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Public Notices

April 20, 2014

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Split-Level Home
Destroyed By Fire

Photo by Alan Shipley

Flames break through the roof of a house Tuesday morning at 206 Rankin Drive. The two occupants of the house were alerted by smoke alarms and got out safely. The cause of the fire remains under investigation.

Originally published: 2013-01-02 10:44:41
Last modified: 2013-01-02 10:48:30
 


Occupants Alerted

By Smoke Alarms

That Had Been

Installed Recently

BY KEN LITTLE

STAFF WRITER

Smoke alarms installed recently by the Greeneville Fire Department may have saved the lives of a man and woman inside a house that was destroyed by fire Tuesday morning, Chief Mark Foulks said.

Thomas and Sandra McKamey escaped their home at 206 Rankin Drive without injury, Foulks said.

The fire was called in at 9:03 a.m. Tuesday.

Greeneville police arriving at the scene heard popping noises coming from inside the house.

They couldn't rule out the possibility of gunfire, so firefighters were advised to hold off responding until it could be determined what was causing the noises, Chief Foulks said.

"They told us to kind of [hold up temporarily], and they discovered the entire back of the house was on fire," he said.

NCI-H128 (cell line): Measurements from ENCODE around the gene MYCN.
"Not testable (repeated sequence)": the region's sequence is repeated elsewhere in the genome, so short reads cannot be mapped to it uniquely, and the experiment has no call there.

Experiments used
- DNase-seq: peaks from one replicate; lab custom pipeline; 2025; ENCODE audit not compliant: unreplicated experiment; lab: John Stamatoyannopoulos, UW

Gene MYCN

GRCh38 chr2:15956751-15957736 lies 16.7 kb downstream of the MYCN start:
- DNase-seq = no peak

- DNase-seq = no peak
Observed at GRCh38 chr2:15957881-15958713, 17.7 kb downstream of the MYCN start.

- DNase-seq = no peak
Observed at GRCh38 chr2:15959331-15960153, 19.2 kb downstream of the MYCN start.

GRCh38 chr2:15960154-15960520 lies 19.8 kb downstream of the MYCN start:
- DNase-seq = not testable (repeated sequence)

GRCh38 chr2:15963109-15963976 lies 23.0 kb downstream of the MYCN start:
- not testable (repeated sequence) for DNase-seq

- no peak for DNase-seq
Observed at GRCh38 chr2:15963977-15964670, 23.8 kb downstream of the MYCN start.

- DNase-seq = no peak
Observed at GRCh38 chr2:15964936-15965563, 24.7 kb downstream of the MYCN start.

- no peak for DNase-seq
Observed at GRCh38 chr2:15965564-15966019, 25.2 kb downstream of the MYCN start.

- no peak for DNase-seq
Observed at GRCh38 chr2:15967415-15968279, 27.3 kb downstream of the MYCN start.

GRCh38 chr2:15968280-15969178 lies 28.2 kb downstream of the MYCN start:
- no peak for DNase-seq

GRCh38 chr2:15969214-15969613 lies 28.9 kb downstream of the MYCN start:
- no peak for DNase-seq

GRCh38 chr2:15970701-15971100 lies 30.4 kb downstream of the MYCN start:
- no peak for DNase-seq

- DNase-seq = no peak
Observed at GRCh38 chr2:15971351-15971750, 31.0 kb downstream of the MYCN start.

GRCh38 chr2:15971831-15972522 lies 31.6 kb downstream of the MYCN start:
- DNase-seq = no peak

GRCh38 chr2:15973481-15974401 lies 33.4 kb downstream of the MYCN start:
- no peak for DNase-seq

"There was some kind of fuel cans or aerosol cans or chemicals stored inside the house causing little mini-explosions."

The initial call received by 911 was for a trash can on fire behind the house, Foulks aid. More units responded when the scope of the blaze became known.

The fire spread to a van parked next to the garage of the split-level style home. The flames may have then spread from the van to the house.

Firefighters were not able to safely enter the wood-frame structure.

"What we had is burning on all three levels of the house -- the basement, the main level and the attic," Foulks said.

The house is on a ridge, and firefighters also had to contend with windy conditions.

"It was blowing 10 to 20 miles per hour, and it changed direction two or three times," Foulks said. "The wind was just fanning everything as we were trying to get it under control."

Four engines and one command unit from the Greeneville Fire Department responded, along with Greene County-Greeneville Emergency Medical Services and the Greene County Chapter of the American Red Cross, which assisted the McKameys with food and clothing.

Thomas McKamey was trying to extinguish the fire with a garden hose when firefighters arrived, Foulks said.

Anthony Morrison, Red Cross chapter executive director, said today that the McKameys are staying with relatives.

A damage estimate was not available this morning. The cause remains under investigation, Foulks said.

"It all goes back to the garbage can," he said.

The McKameys were in bed when the fire started.

"We're confident the fire had been burning for some time when the occupants were alerted," Foulks said.

Smoke alarms were recently installed in the house as part of a program conducted by the Greeneville Fire Department.

"Smoke alarms work as far as saving folks' lives," the chief said. "It proves the worth of that smoke alarm program."

 
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